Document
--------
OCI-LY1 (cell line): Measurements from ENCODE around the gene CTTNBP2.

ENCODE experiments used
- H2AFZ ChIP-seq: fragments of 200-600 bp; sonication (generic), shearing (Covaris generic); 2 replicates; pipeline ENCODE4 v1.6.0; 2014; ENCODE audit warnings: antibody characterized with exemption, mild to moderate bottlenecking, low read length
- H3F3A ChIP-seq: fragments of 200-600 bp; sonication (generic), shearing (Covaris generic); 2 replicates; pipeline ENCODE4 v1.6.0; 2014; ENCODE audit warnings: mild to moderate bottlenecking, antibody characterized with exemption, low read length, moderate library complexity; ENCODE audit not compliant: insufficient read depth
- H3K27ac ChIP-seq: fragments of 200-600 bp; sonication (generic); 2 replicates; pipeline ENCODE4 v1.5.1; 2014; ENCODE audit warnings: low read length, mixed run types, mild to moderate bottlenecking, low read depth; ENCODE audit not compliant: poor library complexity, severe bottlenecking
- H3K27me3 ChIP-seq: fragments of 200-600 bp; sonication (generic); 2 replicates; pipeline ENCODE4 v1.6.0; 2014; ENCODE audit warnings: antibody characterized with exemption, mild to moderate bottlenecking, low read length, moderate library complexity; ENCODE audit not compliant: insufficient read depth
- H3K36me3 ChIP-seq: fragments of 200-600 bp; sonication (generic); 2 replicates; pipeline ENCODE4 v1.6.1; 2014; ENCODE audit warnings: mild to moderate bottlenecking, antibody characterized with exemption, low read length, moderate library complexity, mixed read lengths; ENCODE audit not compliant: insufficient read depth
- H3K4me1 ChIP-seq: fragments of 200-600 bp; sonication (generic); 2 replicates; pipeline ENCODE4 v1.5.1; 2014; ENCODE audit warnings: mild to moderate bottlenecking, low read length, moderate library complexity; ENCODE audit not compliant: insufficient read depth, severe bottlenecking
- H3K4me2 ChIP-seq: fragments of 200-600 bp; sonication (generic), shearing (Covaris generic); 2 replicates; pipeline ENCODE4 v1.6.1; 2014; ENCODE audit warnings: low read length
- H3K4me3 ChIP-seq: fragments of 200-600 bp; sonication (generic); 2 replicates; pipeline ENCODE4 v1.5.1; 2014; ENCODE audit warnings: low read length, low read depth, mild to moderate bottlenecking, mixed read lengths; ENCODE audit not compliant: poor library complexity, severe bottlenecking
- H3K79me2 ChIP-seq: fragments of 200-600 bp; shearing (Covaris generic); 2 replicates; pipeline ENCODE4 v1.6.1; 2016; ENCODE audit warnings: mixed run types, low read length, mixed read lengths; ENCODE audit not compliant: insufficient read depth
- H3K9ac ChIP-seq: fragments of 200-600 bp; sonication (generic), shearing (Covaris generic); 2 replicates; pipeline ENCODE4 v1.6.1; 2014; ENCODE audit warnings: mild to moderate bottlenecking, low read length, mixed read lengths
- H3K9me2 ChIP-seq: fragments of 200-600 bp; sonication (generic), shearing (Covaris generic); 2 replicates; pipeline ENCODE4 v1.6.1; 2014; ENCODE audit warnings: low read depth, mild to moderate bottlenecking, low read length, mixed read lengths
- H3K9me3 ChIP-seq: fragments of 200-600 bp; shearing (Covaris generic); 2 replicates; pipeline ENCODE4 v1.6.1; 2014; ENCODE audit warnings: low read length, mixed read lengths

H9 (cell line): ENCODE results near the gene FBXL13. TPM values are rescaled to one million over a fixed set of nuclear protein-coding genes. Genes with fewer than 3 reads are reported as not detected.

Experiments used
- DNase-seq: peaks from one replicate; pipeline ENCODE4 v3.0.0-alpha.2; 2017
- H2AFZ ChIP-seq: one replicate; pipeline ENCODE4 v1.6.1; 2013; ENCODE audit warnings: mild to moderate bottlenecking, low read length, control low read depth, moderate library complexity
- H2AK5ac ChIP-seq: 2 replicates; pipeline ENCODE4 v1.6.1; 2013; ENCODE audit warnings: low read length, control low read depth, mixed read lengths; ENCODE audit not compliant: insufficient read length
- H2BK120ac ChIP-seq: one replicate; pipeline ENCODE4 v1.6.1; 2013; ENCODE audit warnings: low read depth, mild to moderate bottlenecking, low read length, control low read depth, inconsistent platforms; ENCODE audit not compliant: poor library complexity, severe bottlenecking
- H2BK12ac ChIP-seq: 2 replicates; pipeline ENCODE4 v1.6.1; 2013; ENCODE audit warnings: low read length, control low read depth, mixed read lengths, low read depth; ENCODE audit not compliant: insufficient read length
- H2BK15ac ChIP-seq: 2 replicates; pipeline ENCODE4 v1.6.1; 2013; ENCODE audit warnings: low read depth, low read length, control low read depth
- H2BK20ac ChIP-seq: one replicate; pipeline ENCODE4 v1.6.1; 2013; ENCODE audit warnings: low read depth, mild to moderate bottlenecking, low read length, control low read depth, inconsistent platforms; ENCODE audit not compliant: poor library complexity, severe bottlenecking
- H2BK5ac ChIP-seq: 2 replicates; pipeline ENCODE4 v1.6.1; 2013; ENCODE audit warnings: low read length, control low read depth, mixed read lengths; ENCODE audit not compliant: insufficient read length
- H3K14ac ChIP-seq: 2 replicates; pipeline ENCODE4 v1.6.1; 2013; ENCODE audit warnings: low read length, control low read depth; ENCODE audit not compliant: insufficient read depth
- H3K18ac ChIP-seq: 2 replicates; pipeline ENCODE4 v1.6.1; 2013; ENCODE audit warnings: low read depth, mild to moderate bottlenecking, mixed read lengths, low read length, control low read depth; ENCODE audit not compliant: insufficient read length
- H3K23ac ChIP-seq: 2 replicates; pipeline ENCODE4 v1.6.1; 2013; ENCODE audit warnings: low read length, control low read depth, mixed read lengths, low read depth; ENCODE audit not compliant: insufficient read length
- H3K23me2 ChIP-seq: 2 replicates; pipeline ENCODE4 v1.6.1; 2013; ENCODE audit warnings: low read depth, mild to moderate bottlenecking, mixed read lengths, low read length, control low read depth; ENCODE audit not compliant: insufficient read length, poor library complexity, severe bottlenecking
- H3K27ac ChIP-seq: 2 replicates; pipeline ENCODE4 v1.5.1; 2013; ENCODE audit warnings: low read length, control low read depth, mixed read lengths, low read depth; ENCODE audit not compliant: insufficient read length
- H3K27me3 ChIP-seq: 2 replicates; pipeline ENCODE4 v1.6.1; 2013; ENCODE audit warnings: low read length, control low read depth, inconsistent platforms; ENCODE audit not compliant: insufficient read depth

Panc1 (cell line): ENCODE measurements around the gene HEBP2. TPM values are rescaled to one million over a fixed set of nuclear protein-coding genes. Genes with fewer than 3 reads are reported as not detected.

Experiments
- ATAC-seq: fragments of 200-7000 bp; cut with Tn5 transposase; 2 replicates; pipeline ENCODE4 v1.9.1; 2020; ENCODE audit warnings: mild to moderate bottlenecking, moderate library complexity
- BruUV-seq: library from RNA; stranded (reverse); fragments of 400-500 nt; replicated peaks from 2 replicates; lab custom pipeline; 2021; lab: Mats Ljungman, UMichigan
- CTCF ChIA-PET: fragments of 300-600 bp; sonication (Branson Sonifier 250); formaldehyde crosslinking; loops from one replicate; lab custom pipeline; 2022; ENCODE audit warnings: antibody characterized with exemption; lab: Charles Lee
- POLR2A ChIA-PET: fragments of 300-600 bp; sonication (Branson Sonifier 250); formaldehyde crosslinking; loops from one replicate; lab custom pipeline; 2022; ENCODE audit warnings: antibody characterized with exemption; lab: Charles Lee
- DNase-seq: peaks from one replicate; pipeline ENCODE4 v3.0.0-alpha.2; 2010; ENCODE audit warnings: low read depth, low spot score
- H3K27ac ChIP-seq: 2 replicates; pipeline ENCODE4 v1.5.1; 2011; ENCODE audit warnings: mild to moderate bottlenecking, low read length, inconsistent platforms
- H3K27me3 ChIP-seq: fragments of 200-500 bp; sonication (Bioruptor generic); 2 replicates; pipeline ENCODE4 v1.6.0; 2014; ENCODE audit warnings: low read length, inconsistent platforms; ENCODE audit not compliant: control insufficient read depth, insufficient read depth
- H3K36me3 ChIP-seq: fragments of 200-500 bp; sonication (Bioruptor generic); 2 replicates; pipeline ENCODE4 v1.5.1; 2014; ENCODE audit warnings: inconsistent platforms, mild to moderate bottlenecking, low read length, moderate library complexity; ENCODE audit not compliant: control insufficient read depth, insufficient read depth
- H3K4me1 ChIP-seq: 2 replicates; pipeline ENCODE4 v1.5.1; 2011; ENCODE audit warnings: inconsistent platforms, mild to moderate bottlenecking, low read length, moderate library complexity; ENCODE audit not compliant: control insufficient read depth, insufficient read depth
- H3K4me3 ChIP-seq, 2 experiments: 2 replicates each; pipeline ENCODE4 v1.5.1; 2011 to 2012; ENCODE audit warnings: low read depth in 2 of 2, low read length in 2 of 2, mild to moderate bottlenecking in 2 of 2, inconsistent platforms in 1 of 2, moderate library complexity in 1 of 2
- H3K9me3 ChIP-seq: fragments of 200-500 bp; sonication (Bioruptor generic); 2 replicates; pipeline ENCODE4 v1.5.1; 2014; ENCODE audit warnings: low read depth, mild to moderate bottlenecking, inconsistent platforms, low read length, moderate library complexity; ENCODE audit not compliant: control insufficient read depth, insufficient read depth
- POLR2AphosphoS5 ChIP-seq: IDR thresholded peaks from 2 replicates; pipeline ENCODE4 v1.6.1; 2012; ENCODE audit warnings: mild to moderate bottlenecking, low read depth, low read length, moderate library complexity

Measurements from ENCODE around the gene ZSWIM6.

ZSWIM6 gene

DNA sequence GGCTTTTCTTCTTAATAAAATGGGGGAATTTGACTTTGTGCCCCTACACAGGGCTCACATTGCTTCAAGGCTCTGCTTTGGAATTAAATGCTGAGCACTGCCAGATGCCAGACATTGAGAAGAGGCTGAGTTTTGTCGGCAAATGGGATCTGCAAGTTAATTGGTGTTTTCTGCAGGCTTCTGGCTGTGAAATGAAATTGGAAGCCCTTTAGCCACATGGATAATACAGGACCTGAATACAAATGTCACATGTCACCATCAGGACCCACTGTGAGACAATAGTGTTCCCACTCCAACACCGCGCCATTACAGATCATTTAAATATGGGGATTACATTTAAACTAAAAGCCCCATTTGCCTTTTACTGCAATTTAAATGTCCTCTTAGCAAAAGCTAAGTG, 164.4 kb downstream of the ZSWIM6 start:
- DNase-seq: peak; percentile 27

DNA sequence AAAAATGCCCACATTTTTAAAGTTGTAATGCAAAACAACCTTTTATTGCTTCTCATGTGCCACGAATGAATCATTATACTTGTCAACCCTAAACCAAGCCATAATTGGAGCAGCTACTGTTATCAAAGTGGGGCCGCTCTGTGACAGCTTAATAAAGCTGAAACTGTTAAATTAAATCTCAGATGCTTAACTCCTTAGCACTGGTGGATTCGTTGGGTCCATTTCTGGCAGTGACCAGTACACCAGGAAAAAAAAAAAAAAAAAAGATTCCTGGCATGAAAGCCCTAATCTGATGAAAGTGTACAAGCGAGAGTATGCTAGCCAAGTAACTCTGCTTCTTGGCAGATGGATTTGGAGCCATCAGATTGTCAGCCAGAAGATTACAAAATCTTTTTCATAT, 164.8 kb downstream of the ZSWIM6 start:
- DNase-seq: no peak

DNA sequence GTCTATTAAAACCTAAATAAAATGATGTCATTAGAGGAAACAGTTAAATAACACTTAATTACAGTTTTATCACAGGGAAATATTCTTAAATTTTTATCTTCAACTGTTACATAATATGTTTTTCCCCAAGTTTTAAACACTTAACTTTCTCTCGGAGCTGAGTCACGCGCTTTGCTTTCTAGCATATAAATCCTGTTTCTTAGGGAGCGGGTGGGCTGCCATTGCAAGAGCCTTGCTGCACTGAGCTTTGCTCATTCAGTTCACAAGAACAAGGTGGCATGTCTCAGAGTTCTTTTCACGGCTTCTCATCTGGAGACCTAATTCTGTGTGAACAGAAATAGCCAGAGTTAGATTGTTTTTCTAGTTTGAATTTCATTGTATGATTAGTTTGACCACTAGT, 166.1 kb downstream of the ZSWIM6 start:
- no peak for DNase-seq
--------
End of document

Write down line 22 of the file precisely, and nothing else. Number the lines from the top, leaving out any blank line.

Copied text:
- H2BK15ac ChIP-seq: 2 replicates; pipeline ENCODE4 v1.6.1; 2013; ENCODE audit warnings: low read depth, low read length, control low read depth